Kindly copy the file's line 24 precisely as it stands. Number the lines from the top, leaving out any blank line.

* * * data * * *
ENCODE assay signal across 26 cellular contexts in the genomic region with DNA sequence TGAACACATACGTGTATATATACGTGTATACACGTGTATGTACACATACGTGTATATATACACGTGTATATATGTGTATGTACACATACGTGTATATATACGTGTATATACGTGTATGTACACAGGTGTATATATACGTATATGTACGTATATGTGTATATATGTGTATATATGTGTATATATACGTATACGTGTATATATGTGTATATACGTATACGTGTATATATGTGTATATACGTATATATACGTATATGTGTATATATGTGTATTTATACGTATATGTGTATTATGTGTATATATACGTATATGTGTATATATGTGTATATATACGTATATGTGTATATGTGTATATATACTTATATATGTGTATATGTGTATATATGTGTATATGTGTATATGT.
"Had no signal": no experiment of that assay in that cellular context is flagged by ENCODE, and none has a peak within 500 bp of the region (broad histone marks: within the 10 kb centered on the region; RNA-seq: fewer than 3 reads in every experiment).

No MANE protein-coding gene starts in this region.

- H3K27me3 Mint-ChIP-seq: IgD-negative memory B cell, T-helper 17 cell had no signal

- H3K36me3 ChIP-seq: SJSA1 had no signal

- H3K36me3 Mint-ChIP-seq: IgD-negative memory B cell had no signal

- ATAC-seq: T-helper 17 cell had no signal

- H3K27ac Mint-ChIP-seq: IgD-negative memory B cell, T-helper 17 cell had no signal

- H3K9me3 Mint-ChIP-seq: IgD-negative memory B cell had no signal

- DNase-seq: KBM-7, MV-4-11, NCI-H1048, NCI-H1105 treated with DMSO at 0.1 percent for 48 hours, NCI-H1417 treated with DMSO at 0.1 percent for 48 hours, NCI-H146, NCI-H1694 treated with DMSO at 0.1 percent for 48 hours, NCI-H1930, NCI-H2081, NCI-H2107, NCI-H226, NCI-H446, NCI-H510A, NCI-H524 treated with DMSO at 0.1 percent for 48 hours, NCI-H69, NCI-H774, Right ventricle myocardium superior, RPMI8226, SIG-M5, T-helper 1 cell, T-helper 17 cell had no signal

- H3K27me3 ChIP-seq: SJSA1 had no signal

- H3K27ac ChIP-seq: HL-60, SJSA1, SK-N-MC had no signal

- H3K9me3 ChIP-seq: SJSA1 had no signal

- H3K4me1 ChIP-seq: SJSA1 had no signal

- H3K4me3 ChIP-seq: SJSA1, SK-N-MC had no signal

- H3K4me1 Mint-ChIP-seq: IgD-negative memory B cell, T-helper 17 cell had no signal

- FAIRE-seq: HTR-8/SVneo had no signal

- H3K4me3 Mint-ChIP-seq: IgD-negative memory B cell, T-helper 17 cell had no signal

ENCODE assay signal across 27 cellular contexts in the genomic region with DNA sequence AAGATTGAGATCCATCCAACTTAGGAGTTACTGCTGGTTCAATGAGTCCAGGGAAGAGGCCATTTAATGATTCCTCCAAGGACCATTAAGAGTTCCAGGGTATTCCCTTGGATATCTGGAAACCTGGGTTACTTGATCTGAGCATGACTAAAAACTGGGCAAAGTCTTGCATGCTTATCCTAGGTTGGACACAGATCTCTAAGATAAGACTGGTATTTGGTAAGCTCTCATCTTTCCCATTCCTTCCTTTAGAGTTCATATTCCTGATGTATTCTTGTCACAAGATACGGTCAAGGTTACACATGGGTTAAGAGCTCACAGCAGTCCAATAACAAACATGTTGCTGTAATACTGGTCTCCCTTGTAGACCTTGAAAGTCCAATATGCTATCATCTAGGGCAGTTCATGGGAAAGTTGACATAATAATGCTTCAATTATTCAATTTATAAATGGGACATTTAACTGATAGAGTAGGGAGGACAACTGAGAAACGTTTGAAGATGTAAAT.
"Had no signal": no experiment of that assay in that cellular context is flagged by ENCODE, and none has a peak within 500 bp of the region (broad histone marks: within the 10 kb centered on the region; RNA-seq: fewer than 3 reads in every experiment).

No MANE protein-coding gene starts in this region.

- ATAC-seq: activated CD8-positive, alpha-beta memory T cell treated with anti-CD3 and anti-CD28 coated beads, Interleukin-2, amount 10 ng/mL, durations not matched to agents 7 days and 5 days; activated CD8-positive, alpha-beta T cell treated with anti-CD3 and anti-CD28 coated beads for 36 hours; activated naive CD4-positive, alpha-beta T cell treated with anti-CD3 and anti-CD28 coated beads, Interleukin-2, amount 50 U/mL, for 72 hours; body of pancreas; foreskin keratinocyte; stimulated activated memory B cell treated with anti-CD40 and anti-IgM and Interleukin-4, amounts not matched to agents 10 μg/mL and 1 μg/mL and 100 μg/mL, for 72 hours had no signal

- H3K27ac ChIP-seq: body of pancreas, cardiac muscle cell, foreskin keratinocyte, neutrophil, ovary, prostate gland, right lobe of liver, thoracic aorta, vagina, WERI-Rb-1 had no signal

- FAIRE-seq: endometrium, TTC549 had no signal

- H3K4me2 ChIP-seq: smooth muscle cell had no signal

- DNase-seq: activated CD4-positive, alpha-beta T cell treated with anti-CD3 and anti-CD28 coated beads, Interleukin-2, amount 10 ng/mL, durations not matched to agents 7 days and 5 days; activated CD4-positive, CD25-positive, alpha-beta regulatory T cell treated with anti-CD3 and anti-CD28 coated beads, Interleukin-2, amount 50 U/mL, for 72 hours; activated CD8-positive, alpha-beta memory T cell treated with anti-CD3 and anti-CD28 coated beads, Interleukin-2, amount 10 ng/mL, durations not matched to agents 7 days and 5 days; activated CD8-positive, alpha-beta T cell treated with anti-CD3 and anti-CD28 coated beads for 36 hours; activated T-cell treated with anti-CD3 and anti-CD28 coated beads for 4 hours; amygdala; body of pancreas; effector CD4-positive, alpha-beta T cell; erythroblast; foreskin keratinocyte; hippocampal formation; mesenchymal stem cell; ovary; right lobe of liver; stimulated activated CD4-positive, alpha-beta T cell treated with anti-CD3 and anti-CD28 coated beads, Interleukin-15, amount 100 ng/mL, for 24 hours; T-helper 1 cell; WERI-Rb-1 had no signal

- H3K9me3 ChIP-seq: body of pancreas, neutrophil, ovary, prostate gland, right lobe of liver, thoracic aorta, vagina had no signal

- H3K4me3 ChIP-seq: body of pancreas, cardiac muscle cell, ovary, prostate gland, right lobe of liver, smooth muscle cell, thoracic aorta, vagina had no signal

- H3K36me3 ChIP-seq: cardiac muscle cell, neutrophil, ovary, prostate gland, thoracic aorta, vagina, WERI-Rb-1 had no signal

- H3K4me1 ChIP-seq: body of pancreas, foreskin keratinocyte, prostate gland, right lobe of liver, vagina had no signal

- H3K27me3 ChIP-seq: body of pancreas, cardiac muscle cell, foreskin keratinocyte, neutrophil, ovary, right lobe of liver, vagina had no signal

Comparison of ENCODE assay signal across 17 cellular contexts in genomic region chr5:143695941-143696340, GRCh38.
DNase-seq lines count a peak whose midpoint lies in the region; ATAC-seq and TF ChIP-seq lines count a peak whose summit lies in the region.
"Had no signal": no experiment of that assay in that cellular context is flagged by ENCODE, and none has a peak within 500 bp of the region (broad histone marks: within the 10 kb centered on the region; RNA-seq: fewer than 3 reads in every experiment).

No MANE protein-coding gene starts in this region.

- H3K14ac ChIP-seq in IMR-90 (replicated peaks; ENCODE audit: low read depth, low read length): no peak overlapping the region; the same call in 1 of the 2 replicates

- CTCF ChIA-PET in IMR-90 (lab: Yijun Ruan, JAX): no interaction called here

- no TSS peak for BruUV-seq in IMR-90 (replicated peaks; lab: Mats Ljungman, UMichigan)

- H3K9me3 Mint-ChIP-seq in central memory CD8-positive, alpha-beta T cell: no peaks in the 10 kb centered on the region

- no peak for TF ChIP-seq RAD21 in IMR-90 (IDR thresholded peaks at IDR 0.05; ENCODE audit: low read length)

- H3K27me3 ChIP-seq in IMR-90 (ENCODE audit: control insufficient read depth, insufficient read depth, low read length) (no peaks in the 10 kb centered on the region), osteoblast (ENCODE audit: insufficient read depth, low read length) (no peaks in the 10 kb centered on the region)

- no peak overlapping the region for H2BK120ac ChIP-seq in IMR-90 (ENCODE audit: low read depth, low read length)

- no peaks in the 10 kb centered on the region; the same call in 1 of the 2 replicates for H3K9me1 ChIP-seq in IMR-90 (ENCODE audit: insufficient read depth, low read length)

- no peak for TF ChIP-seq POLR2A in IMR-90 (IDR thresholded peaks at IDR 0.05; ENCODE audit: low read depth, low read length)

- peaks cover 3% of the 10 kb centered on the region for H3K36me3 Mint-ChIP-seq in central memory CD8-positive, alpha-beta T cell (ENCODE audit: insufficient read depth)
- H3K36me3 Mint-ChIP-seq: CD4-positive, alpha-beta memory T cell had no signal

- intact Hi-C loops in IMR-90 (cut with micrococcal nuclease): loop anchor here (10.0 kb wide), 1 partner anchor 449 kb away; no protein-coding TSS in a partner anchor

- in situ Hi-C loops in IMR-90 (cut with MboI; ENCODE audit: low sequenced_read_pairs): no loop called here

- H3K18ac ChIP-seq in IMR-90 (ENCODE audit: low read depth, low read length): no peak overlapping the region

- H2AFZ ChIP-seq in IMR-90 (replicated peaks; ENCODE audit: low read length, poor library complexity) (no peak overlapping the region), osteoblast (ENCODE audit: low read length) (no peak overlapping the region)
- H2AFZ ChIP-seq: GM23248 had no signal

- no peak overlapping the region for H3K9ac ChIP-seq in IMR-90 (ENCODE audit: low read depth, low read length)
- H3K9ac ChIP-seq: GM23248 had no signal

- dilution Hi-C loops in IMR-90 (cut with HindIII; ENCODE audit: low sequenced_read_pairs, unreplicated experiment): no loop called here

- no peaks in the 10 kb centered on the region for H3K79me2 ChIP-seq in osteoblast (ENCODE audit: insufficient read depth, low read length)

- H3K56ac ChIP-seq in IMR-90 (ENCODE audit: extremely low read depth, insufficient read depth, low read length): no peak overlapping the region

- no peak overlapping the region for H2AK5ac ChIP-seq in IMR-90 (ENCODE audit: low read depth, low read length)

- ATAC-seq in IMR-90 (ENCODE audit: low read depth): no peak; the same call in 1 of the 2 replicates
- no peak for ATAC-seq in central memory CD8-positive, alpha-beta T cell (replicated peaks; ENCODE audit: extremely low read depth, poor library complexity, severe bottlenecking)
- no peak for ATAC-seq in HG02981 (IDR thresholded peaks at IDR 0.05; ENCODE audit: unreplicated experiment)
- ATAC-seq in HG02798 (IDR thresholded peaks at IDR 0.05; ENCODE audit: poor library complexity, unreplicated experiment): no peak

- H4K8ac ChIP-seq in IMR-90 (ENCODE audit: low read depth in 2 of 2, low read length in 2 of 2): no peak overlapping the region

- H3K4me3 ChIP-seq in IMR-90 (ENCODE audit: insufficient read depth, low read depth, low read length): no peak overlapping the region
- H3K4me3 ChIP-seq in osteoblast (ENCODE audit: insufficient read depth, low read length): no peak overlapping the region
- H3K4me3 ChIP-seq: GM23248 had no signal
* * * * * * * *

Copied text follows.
- FAIRE-seq: endometrium, TTC549 had no signal